By Mohamed A. El-Erian,
Last week, the government of newly elected Argentine President Mauricio Macri launched a bold plan to revitalize a bruised and beleaguered economy plagued by high inflation. At a time of daunting crisis conditions, one should not underestimate the importance of this move not just for Argentina, but also for other countries, where leaders are watching closely for clues about how to deal with their own economic woes.
Thanks to years of economic mismanagement, Argentina’s economy has been badly underperforming for decades. Previous governments sought to avoid difficult policy choices and obfuscate fundamental issues by implementing inefficient controls that grossly misallocated resources and undermined Argentina’s ability to generate the foreign-exchange earnings needed to cover its import bill, resulting in domestic shortages. The recent drop in commodity prices has exacerbated the situation, depleting what little growth dynamism the economy had left, while fueling inflation, deepening poverty, and spreading economic insecurity and financial instability.
In theory, governments in such a situation have five basic options to contain crisis conditions, pending the effects of measures to reinvigorate growth and employment engines.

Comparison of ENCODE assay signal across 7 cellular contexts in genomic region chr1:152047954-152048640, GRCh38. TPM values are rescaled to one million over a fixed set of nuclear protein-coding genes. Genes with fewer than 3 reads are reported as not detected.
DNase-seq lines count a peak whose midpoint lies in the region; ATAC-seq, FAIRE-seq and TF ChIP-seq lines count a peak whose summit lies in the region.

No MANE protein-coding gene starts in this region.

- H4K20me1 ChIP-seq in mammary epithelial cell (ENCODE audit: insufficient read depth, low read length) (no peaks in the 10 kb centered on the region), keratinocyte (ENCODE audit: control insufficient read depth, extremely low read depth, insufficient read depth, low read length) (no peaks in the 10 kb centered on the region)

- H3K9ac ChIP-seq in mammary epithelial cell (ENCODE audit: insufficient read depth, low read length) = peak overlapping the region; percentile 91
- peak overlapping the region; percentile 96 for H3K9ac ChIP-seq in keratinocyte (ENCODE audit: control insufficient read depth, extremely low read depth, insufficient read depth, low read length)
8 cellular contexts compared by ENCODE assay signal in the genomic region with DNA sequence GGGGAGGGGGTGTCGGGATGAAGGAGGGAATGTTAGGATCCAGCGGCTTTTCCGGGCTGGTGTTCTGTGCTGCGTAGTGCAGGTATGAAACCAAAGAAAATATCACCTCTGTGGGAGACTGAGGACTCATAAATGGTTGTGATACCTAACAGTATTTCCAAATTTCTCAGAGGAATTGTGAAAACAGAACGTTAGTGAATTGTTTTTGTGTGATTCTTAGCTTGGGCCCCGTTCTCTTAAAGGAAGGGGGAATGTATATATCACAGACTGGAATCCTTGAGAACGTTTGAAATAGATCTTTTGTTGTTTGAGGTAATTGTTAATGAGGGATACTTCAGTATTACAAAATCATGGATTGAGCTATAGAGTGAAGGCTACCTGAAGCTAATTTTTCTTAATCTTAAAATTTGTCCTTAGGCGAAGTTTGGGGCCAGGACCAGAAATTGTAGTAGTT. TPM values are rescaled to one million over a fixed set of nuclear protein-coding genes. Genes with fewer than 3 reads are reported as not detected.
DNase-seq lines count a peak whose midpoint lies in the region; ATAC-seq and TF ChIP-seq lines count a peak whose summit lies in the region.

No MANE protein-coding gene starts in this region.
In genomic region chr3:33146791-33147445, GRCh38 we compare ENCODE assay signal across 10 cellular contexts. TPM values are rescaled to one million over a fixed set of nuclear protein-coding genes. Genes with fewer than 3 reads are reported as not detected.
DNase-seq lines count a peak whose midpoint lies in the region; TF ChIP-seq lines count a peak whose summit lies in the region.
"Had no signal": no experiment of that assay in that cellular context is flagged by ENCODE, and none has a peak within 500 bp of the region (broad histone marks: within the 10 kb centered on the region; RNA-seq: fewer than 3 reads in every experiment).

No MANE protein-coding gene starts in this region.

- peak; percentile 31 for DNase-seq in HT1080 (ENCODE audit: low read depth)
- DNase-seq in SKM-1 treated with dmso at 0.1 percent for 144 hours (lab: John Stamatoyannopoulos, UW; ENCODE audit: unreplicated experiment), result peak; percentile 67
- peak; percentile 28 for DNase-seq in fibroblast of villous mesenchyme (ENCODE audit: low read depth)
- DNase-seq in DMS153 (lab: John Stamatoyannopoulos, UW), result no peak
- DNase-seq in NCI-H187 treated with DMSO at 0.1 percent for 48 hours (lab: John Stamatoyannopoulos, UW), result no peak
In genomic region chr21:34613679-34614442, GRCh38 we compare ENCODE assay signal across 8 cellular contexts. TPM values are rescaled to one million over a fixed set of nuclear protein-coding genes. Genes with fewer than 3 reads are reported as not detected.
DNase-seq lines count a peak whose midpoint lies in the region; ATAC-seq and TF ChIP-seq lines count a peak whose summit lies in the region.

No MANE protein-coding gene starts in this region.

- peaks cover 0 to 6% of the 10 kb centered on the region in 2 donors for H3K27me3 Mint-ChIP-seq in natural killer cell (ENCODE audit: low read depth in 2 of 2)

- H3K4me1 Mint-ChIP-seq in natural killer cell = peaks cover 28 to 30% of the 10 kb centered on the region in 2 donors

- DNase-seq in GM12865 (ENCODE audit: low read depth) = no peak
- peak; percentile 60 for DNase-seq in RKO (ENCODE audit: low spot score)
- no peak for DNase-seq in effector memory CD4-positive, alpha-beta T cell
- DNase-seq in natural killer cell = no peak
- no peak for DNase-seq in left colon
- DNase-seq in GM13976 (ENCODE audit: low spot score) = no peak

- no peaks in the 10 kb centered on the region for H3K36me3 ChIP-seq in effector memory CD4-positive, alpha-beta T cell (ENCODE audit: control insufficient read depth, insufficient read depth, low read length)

*Run down the financial reserves and wealth that were accumulated when the economy was doing better.
*Borrow from foreign and domestic lenders.
*Cut public-sector spending directly, while creating incentives to induce lower private-sector expenditure.
*Generate revenues through higher taxes and fees, and earn more from abroad.
*Use the price mechanism to accelerate adjustments throughout the economy, as well as in trade and financial interactions with other countries.
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Mohamed A. El-Erian, Chief Economic Adviser at Allianz and a member of its International Executive Committee, is Chairman of US President Barack Obama’s Global Development Council. He previously served as CEO and co-Chief Investment Officer of PIMCO.